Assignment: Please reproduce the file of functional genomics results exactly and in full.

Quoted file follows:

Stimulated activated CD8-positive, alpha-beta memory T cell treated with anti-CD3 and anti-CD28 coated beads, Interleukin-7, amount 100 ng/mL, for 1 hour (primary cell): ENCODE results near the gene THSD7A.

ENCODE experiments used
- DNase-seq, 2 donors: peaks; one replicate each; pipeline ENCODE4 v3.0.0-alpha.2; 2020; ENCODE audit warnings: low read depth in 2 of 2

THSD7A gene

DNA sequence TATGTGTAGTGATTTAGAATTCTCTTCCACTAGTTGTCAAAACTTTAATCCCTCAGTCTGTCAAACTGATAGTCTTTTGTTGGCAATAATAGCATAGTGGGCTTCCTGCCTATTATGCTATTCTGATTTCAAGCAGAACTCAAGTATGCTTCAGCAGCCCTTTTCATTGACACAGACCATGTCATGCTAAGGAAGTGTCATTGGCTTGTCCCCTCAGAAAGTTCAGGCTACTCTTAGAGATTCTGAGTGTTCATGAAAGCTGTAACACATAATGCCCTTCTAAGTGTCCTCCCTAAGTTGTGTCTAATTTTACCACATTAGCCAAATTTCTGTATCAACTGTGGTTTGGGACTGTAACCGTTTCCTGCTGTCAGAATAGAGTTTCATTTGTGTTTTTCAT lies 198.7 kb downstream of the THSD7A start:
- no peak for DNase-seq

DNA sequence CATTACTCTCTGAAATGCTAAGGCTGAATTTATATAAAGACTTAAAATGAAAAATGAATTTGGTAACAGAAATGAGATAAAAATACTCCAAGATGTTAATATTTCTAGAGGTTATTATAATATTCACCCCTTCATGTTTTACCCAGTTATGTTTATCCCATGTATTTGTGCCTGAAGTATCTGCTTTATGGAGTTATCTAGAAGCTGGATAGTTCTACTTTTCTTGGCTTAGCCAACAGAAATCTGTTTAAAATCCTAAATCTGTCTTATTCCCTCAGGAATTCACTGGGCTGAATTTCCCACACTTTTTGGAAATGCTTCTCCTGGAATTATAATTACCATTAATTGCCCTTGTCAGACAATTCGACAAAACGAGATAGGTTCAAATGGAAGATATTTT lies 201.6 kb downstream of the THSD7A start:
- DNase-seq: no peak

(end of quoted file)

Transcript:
Stimulated activated CD8-positive, alpha-beta memory T cell treated with anti-CD3 and anti-CD28 coated beads, Interleukin-7, amount 100 ng/mL, for 1 hour (primary cell): ENCODE results near the gene THSD7A.

ENCODE experiments used
- DNase-seq, 2 donors: peaks; one replicate each; pipeline ENCODE4 v3.0.0-alpha.2; 2020; ENCODE audit warnings: low read depth in 2 of 2

THSD7A gene

DNA sequence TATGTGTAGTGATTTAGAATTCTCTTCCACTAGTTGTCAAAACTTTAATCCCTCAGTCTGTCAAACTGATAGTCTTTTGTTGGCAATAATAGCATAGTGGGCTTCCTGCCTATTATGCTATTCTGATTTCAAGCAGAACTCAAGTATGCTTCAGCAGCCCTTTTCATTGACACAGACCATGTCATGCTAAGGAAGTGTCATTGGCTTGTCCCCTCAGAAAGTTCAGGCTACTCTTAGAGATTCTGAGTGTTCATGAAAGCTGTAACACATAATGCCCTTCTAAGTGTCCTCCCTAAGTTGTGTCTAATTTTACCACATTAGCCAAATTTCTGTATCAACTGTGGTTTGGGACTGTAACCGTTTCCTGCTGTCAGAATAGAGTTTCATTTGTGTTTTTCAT lies 198.7 kb downstream of the THSD7A start:
- no peak for DNase-seq

DNA sequence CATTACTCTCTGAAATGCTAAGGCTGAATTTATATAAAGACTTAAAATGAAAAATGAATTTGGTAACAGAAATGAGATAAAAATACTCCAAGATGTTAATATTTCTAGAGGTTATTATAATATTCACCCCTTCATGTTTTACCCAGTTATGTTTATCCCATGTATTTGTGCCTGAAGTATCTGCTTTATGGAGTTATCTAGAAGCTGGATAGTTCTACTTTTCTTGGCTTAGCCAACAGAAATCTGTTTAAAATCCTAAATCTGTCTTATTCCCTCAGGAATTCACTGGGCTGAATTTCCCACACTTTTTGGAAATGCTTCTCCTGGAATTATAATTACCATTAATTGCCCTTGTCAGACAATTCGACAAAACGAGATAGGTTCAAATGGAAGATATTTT lies 201.6 kb downstream of the THSD7A start:
- DNase-seq: no peak